History of the Rezoning That Triggered This Appeal

This page outlines the history of the specific case in reverse-chronological order. The most recent events are at the top, and any new developments will appear at the top of the page. The actual court documents are linked here. (In all documents, we are the petitioner, and the county is the respondent.)

May 9, 2024: Notification that our case has been submitted to the appeals court, which seems to mean they are actively working on it now and may issue a ruling in the next few weeks.

April 4, 2024: We received the county's reply brief. The county cites a case, known for short as Step Now, but that case differs in some ways from our situation. We will see whether the judges think that applies or whether they are persuaded by our arguments. The appeals court usually issues rulings within 90 days, but it can take longer. There is not much case law in this area, so we have requested that the ruling be published, since this ruling will set a precedent. 

March 20, 2024: Our response brief (Petitioners-Respondents) has been filed. The County will have 15 days to file a reply brief, which will be due 
April 4th. A decision from the Appeals Court will likely come before the middle of June (but could take longer).

February 19, 2024: The county has filed its opening brief in the appeal, as well as an appendix consisting of all the transcripts and files from the case so far. We have thirty days to file our response brief. After that, the county has fifteen days to file a reply. Then we wait to hear from the court.

January 10, 2023: The record will be filed with the Appeals Court. Since the preparation/filing of the transcript was delayed, the filing of the record with the court of appeals was also delayed. The filing of the record triggers the 40-day time period for the County’s opening brief, which will be due February 19th. Our brief will be due 30 days after that, on March 21st and then the County will have 15 days to file a reply brief. The average time between full briefing and a decision is 2-4 months. Thus, the briefs would all be filed by early April, and then the decision could come between early June and early August.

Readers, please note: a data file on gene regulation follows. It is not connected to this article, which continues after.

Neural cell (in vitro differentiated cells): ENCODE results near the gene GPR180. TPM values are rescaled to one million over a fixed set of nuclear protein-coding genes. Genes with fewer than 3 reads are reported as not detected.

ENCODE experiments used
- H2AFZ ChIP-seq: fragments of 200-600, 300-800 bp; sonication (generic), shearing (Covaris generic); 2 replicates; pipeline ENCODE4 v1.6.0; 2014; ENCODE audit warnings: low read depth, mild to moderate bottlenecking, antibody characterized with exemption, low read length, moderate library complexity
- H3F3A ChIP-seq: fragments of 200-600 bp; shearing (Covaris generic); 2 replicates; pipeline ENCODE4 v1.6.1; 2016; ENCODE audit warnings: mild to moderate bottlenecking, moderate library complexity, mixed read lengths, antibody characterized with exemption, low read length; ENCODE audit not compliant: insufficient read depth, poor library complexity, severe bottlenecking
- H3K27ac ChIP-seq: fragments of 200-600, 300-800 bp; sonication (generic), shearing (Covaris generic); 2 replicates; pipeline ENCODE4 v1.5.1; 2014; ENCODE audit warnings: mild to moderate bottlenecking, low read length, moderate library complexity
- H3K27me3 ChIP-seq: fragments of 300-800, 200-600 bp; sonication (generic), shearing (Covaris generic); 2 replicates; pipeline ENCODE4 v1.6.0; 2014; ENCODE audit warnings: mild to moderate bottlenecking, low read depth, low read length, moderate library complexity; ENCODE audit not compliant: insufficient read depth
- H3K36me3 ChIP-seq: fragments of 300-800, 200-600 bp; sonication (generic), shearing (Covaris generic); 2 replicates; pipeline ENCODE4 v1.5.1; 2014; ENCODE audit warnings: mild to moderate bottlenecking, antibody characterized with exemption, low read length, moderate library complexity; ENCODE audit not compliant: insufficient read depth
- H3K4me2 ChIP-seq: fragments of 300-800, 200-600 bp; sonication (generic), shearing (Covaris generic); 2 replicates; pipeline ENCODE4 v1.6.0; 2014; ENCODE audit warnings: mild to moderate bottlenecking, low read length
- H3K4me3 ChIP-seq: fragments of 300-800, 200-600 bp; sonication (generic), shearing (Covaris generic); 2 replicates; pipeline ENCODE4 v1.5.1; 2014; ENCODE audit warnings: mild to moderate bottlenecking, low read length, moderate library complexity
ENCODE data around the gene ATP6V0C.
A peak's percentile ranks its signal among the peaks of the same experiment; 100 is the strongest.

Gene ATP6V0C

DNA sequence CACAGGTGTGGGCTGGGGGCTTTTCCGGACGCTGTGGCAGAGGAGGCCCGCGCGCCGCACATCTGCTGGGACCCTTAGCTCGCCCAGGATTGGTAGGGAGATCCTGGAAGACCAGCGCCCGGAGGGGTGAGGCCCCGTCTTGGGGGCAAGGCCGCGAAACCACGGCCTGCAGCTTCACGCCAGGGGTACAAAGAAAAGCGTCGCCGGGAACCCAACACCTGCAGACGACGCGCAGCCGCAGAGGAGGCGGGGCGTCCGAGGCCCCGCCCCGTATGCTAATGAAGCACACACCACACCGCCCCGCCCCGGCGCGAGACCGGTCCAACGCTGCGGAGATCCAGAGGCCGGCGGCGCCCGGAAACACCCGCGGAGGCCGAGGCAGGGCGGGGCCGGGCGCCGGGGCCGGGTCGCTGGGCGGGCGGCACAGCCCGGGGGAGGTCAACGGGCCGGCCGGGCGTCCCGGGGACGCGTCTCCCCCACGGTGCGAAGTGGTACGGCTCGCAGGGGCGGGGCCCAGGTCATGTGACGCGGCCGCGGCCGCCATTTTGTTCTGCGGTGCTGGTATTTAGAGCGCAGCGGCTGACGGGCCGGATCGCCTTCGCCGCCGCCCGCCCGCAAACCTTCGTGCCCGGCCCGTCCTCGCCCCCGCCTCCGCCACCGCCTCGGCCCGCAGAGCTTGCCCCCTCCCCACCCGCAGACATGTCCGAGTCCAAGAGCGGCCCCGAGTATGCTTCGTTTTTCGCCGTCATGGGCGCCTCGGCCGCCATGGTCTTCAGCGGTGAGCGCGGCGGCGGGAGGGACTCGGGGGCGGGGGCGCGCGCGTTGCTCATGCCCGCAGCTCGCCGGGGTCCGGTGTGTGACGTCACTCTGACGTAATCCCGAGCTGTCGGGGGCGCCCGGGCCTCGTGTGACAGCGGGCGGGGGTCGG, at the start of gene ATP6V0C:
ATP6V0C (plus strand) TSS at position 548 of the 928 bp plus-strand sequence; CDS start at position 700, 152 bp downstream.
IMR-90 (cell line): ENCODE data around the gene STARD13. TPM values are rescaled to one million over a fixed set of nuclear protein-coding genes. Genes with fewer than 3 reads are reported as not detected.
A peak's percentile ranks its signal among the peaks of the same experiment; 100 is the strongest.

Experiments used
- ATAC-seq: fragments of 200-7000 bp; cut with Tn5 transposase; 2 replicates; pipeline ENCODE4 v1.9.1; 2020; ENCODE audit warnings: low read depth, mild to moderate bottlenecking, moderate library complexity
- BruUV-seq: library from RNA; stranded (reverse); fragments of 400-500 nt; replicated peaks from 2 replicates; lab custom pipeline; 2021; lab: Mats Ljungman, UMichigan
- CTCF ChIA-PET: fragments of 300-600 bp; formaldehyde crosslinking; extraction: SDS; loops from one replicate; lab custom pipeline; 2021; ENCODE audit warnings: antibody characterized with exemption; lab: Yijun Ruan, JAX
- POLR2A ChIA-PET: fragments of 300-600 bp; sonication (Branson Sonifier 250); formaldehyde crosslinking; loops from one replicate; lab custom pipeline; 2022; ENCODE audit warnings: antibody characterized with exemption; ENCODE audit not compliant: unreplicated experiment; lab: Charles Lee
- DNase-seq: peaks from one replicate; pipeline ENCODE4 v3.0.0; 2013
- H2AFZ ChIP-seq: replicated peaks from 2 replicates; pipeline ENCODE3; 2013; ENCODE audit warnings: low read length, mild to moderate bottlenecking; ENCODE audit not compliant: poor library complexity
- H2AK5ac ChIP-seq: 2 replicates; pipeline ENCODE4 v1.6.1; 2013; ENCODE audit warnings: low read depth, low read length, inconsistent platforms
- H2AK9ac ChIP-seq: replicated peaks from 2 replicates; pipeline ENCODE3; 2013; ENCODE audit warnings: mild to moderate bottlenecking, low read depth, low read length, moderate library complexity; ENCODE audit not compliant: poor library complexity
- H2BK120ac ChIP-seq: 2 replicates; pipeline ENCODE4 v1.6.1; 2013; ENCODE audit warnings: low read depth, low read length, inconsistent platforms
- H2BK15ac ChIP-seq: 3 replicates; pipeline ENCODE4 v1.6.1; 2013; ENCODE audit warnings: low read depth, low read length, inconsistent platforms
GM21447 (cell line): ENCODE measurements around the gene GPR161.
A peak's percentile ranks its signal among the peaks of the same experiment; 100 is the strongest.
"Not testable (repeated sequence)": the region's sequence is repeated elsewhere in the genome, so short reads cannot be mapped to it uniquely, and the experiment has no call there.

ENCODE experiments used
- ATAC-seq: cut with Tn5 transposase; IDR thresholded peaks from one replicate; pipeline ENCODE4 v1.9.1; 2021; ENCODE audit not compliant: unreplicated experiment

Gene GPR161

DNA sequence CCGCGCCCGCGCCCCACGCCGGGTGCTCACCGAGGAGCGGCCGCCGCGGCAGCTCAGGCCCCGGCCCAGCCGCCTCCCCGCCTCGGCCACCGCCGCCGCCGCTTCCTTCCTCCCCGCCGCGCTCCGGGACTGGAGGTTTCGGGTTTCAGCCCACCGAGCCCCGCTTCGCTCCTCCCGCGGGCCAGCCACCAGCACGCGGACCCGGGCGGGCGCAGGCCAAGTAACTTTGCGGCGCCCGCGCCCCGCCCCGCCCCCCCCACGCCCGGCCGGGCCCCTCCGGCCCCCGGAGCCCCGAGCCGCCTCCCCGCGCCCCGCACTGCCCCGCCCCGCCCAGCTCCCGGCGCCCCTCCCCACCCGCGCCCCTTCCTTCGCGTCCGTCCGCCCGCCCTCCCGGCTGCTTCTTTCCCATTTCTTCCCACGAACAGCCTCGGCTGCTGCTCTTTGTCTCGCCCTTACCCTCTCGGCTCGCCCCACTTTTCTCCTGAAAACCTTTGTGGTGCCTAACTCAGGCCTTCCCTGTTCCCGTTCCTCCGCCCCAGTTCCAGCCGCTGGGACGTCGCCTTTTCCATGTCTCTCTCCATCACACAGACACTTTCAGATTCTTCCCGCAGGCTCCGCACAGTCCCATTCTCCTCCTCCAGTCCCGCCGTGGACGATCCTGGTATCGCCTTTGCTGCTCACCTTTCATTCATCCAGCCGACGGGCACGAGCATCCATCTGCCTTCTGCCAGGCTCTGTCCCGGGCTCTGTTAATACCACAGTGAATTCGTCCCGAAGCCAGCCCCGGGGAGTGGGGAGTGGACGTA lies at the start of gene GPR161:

October 31, 2023: The county is appealing the decision. Some documents related to the appeal:
Transcript of oral ruling, August 14, 2023 
Transcript of oral ruling, part 2, September 25, 2023 
County's docketing statement, filed October 31, 2023


October 5, 2023: The final judgment notice (the formal document conveying the judge's ruling). 

September 27, 2023: The Jefferson County Executive Committee voted to appeal the ruling. It goes next to the Finance Committee and then (we believe) the whole County Board on October 10. This appeal would specifically be of the judge's ruling that the county did not follow the required process (making the required findings).

August 14 and September 25, 2023: Oral rulings by the judge that the rezone did *not* comply with the Farmland Preservation Law requirements. 

The judge ruled in our favor on one statute!! But he did not issue a ruling on the other statute involved in this case. On September 25 he vacated (overturned) the rezone because he considered that the county had not made the required findings. The property owner could re-apply for rezoning, but it would likely not succeed. Details:

Wisconsin Statutes 91.48(1): Farmland Preservation Law: The judge ruled that the county did not make the required findings.

This law requires the county to make certain findings before rezoning out of the farmland preservation district. In reviewing the record (transcripts, minutes, etc.), he did not find anything that amounted to making the required findings. (Our lawyer had predicted that "any reasonable judge" would agree with us on this aspect of the case, as the lack of findings was pretty clear-cut.) The county is considering appealing this decision. 

Wisconsin Statutes 66.1001(3)(j): Comprehensive Planning Law: The judge declined to rule on whether the rezone conflicts with the county's comprehensive plan. 

May 30, 2023

The oral arguments took place on Tuesday, but the judge did not issue a decision yet; he will issue an oral or written decision within 60 days. Our impression is that he had not read the briefs (or only skimmed) and realized that he needed to learn more about the case. He asked hardly any questions and seemed unsure of the possible courses of action. If you'd like to know more about the law at stake and the key arguments, here is a summary: Legal Rationales (pdf)

May 15, 2023